The 1978 action film noir ‘The Driver‘ is a minimalist masterpiece. Unburdened by character development and dialogue, the movie focuses on the actions of the protagonists as they race through the streets of L.A.

Witten and directed by Walter Hill, the film was box office disappointment during it’s theatrical release. But in the decades since, it has become a highly influential cult classic. ‘The Driver‘ is clearly the inspiration for Nicolas Winding Refn’s 2011 masterpiece ‘Drive‘ and heavily influenced Edgar Wright’s 2017 modern classic ‘Baby Driver‘. While those films explores character motivation, ‘The Driver‘ is all action.

The opening scene drops the audience right in the action. The driver skillfully steals a 1974 Ford Galaxie 500, slides up to the scene of a casino robbery just in time to pick up the bad guys. An intense police chase follows which displays the driver’s skill. He late-apexes the corners while the police cruisers drift wide; this guy has skills. For a moment, the driver evades the cops, and hides at the end of a dark alleyway. When two police cruisers rapidly approach, the driver floors it towards the cops, head-on, then turns on his headlights to scare the crap out of them. The cops’ self-preservation instinct causes the cops to lose the game of chicken, veering off and crashing into a dumpster.

There’s a moment in Refn’s ‘Drive‘ which pays homage to this scene, when the hero (Gosling) goes to kill bad guy Nino. The driver speed towards Nino’s car then flips on his high beams moments before crashing into the Lincoln. It’s hard to describe the action in words; but the speeding ar with the lights off at night is the shark from Jaws just before his dorsal fin pierces the water. By the time you see him…it’s too late.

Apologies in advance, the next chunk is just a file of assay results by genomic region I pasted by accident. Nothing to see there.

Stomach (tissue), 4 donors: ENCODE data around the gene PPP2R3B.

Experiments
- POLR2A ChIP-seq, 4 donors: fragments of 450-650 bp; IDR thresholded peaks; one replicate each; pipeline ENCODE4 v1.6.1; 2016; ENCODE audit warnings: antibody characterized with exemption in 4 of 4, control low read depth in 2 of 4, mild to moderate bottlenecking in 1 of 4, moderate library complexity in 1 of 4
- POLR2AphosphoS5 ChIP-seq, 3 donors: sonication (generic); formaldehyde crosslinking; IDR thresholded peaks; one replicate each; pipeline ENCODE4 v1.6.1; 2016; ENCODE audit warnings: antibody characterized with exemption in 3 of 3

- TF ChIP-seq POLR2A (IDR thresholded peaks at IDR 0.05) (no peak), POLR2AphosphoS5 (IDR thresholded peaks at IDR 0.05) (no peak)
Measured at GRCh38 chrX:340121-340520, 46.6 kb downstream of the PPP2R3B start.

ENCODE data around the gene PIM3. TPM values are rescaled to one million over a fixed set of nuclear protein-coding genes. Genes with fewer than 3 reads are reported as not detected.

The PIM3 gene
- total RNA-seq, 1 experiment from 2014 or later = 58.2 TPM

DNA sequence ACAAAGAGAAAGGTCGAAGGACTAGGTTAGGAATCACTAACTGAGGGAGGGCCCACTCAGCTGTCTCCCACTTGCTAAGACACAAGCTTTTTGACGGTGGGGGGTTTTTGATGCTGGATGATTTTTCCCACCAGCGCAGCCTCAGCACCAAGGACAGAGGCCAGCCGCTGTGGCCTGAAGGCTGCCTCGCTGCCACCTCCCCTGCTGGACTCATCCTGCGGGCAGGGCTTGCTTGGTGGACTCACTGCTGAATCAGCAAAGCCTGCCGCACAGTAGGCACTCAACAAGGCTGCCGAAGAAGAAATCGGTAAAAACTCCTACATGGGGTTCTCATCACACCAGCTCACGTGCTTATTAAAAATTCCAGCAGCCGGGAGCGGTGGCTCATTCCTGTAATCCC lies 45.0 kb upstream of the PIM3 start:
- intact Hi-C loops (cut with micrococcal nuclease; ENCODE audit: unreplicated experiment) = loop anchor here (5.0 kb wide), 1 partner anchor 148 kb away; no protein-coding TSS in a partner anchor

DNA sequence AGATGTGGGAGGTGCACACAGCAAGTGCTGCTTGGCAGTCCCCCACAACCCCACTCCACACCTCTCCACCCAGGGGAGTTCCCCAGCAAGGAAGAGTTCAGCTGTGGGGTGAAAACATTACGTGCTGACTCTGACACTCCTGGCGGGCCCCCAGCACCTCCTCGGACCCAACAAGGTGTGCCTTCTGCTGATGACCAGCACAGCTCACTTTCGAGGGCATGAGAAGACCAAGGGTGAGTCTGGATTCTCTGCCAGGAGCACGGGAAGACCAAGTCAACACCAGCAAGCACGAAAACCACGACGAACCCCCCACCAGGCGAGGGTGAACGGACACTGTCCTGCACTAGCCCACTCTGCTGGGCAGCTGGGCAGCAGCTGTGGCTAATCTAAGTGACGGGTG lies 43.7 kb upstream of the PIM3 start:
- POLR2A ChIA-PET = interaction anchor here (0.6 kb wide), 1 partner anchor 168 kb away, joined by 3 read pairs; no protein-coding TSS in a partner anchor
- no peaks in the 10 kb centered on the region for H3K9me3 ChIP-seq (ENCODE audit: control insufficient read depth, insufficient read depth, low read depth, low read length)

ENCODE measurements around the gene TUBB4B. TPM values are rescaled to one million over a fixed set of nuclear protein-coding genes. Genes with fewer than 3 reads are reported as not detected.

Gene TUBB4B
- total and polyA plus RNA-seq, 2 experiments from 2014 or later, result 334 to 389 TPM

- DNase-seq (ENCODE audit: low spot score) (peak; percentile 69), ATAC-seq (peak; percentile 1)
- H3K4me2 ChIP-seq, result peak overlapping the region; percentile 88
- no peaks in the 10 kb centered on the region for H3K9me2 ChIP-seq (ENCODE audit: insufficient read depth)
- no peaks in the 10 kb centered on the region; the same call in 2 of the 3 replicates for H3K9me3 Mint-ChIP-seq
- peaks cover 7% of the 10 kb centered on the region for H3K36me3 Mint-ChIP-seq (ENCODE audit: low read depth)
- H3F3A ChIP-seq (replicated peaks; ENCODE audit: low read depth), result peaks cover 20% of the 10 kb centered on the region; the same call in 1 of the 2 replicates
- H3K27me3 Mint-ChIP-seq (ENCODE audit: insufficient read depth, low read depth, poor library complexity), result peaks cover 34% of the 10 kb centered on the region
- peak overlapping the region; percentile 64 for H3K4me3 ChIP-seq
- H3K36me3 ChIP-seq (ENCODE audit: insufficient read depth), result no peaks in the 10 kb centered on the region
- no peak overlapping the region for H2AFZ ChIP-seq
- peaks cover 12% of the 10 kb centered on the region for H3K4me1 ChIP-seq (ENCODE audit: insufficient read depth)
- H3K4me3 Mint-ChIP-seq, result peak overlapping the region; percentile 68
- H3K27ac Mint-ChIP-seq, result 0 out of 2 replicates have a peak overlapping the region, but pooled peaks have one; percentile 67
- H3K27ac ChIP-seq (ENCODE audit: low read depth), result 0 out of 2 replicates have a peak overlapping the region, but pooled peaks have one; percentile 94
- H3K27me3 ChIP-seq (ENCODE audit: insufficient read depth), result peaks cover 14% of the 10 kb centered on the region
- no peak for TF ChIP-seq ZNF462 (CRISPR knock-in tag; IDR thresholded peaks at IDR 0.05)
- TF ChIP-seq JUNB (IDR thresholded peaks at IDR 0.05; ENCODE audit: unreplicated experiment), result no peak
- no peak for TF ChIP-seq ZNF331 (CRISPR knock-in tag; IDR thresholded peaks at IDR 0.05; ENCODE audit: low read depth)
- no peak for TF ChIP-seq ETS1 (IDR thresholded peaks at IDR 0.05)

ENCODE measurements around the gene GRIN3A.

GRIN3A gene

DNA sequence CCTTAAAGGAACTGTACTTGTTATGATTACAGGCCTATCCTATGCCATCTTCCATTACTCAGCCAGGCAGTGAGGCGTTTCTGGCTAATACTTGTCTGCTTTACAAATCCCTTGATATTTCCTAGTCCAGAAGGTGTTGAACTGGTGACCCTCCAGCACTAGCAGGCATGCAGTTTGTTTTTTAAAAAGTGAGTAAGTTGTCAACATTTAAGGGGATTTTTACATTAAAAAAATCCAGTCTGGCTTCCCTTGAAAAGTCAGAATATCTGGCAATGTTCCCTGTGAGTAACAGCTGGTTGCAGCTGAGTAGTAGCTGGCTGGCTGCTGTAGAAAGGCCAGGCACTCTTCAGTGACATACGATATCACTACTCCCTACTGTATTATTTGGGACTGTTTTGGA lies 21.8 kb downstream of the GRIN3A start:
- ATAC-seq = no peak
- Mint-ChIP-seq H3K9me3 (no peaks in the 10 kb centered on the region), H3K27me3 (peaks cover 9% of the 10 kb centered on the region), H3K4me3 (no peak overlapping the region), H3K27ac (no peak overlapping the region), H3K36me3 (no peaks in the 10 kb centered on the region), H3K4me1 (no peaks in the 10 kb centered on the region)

The other major character in ‘The Driver‘ is the detective. He doesn’t have a name, but he does have a mission; to catch the driver. It seems the driver has been active in LA for years, is well known by the cops, highly respected by the criminals, but has never been caught. The detective is determined to bring him down. So, he sets up an illegal operation to catch the driver. The detective offers immunity to a recently captures gang, if they plan another caper and hire the driver as their wheelman. The deal is they’ll double-cross the driver, hand him over to to the cops, and gain their freedom.

The second big car scene isn’t a chase, so much as an audition. The crews wants to test the driver to see if he’s up to the task of being their getaway driver. He takes the wheel of their orange 1970 Mercedes Benz and demonstrates his precision driving ability in an underground parking garage. Then, he absolutely demolishes their fine German automobile for questioning his reputation.

During the ‘double-cross’ scene, the driver pilots 1977 Pontiac Firebird. It has a chocolate brown exterior over a double-double coffee coloured interior, and is the epitome of 70’s cool. The driver has his aviator sunglasses on, and his shirt unbuttoned to the mid chest, like a true macho man of the era.

Hill’s use of colour is interesting, as nighttime shots are filled with wet neon streets, cars reflecting teal and blue light. But daylight in LA looks so drab and muted; everything looks muddy and brown.

The final chase scene is the coolest. The driver has a female passenger with him, and her terrified reactions to his driving stunts remind the audience how dangerous the moment is. Clarifying that the driver is truly an urban cowboy, the director has him behind the wheel of a jacked-up 1973 Chevrolet C10 pickup truck, pursuing his double-crossers in their customized 1976 Pontiac Trans Am. The bad guys car has a blood-red grille, and teeth on the front bumper and just looks evil.

Film critics often cite the 1967 French film ‘Le Samourai‘ as the forefather of ‘The Driver‘ and both the plot and main character in the 2011 film ‘Drive‘ is its descendant. Maybe the protagonist in all three movies is the same character. Regardless, ‘The Driver‘ is a cool, stylish film with a gritty 1970s look that make it a totally unique in the action film noir genre.

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